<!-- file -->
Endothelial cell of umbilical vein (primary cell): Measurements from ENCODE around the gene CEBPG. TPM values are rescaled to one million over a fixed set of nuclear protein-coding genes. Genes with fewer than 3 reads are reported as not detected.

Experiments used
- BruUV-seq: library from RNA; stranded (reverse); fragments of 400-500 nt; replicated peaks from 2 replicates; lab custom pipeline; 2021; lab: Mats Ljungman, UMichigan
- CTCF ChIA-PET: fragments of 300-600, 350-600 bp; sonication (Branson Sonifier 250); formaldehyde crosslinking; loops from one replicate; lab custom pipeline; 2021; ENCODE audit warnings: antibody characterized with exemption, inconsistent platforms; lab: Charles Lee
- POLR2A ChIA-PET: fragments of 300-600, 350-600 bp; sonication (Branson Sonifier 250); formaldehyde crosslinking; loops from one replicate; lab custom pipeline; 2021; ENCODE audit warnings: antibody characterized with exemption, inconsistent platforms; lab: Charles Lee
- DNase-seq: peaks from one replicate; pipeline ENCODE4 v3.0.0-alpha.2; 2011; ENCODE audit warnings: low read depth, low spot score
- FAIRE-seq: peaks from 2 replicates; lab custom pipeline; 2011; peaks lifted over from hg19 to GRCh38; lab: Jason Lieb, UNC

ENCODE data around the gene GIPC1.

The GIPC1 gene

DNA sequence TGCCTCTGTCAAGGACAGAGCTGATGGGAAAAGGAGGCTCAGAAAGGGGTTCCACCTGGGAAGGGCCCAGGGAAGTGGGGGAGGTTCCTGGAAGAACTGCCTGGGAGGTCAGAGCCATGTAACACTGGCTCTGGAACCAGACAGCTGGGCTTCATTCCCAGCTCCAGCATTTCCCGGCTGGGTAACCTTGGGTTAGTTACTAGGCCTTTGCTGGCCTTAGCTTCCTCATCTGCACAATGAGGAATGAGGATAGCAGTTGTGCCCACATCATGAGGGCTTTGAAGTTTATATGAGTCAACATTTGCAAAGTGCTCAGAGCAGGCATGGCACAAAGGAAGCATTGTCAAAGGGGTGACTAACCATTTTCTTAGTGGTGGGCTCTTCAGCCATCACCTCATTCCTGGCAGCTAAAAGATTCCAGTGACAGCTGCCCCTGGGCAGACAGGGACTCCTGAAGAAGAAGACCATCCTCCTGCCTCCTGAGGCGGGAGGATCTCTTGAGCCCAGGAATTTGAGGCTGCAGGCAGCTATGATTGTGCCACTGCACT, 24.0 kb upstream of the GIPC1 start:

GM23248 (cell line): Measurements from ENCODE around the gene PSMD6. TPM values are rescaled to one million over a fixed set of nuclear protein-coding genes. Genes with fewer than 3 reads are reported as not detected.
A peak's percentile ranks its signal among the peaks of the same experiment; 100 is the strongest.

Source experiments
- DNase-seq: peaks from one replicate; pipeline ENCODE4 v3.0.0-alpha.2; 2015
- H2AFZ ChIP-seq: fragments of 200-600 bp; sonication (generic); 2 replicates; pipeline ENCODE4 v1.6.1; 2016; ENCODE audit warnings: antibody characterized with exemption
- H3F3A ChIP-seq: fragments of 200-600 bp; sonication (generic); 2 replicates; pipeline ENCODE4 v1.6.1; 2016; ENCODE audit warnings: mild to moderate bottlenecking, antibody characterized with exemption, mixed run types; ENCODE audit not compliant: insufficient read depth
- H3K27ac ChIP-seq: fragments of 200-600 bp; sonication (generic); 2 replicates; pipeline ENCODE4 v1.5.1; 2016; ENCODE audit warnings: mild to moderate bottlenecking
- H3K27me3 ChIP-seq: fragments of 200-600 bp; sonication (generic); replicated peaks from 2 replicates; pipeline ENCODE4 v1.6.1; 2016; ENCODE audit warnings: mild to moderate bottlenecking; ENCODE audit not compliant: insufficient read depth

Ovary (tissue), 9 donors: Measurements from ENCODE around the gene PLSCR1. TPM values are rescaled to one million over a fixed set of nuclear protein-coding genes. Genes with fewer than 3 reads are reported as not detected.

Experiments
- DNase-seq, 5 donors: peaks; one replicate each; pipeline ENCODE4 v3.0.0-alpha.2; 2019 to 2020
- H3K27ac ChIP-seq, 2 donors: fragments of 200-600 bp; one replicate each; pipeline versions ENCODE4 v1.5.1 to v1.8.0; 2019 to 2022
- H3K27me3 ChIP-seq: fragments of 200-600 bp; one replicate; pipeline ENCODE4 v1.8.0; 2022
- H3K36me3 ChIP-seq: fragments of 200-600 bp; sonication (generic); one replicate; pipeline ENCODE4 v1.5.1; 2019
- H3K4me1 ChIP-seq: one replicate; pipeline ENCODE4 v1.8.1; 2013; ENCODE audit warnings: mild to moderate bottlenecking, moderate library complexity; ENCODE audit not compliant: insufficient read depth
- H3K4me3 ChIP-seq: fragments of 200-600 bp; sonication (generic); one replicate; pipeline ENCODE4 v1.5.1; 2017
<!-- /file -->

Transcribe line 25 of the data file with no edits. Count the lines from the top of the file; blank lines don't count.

- H3K4me1 ChIP-seq: one replicate; pipeline ENCODE4 v1.8.1; 2013; ENCODE audit warnings: mild to moderate bottlenecking, moderate library complexity; ENCODE audit not compliant: insufficient read depth